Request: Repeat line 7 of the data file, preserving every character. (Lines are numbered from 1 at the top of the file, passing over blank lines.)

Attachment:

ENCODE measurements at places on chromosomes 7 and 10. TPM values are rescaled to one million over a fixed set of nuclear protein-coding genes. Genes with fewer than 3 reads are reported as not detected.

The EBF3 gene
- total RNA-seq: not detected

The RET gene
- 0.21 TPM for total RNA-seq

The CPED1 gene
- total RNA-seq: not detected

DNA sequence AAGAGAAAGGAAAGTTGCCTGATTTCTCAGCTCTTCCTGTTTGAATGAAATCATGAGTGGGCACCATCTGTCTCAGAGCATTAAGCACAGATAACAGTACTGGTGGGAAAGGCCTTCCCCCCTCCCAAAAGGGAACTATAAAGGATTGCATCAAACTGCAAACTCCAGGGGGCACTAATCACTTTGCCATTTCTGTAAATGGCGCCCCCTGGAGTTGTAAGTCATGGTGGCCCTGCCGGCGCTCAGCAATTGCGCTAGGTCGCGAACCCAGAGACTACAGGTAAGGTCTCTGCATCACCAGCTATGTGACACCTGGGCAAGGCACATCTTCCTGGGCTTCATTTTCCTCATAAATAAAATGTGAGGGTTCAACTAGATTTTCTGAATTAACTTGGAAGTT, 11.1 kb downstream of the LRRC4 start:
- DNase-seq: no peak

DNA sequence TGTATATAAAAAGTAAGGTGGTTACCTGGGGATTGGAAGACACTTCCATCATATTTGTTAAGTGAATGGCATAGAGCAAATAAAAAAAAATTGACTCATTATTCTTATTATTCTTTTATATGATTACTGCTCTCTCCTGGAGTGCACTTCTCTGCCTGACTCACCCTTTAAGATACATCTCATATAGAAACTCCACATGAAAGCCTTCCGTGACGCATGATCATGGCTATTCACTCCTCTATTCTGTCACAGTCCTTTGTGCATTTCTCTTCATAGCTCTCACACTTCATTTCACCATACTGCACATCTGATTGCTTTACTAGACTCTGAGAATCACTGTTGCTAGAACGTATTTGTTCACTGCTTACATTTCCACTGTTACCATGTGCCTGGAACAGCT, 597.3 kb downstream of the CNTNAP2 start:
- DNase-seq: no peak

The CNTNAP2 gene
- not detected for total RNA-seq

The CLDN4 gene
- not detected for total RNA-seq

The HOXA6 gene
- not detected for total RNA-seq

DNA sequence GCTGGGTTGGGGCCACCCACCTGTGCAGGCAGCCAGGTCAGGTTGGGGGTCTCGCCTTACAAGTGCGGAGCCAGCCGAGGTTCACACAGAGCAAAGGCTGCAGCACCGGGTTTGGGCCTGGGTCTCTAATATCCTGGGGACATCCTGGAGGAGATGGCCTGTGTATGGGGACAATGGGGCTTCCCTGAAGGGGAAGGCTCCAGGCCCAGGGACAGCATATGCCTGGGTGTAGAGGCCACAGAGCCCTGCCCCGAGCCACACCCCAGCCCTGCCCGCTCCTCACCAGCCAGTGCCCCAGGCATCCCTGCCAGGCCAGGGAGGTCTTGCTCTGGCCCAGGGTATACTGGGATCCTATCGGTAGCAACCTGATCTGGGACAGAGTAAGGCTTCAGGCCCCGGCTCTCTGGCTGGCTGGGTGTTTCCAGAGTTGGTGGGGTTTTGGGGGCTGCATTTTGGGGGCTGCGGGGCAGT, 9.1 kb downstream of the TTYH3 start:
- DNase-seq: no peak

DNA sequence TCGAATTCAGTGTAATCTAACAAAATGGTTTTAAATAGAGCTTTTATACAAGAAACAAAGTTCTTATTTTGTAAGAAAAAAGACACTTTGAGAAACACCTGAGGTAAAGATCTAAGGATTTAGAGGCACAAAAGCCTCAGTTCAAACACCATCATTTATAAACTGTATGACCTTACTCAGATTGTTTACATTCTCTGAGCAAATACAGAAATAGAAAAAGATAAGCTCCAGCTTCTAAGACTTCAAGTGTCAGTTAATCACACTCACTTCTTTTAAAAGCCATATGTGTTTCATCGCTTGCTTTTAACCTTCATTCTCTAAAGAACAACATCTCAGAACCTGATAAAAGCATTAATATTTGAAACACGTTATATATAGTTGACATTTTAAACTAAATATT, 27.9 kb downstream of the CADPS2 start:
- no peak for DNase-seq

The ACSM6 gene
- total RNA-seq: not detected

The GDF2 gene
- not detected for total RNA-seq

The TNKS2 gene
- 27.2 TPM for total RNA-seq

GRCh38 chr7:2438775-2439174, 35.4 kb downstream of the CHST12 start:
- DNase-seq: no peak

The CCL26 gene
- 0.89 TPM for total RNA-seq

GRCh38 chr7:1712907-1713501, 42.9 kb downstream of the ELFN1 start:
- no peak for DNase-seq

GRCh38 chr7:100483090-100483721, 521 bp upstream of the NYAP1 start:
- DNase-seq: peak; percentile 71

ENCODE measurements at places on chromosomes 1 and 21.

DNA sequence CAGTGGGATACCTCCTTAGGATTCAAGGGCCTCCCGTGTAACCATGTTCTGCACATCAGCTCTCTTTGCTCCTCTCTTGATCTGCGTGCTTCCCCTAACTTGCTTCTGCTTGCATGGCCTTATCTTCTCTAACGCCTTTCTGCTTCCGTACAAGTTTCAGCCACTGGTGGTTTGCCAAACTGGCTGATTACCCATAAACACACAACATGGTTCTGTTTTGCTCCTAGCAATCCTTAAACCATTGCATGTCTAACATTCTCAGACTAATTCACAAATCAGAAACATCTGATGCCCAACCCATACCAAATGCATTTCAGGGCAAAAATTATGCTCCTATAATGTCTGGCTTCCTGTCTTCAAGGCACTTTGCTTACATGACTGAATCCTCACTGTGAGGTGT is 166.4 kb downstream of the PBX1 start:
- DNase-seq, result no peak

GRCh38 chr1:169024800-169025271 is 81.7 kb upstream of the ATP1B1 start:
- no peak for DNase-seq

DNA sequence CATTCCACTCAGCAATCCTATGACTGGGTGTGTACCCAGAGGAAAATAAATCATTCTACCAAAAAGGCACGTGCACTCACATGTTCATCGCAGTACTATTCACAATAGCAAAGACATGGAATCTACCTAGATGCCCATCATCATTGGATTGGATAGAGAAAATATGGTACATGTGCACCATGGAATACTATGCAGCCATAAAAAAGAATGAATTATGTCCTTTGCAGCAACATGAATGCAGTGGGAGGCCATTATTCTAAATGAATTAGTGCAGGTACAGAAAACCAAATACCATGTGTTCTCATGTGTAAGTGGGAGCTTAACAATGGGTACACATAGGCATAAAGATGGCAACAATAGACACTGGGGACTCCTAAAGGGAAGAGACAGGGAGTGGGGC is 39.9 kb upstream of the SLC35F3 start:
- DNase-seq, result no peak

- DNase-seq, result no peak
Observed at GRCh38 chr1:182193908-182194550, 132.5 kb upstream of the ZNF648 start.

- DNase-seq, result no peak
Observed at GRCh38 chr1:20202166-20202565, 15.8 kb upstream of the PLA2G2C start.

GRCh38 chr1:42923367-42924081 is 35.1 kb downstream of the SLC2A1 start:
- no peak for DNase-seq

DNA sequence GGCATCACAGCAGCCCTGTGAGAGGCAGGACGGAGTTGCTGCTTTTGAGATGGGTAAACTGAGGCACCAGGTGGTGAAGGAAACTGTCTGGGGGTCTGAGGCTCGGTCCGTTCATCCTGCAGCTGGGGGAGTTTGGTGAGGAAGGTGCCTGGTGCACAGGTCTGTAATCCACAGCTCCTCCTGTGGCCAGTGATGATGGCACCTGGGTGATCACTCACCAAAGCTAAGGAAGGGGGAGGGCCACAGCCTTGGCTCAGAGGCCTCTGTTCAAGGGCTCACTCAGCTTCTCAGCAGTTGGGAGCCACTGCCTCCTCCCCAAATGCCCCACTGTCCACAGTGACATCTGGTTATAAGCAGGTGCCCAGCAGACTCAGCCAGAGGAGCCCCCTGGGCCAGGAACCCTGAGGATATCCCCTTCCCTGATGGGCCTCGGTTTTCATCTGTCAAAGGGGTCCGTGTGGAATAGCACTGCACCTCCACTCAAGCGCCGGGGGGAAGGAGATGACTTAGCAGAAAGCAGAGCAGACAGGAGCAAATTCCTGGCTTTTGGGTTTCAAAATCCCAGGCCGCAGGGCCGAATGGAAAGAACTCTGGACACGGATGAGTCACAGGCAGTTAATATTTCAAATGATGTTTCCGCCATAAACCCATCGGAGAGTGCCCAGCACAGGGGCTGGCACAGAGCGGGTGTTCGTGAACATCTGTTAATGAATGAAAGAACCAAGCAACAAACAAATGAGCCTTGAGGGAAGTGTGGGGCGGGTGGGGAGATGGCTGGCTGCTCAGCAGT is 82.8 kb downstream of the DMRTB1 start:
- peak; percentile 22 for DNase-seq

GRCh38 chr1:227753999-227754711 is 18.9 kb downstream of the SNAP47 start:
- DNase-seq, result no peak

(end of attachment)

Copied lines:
- total RNA-seq: not detected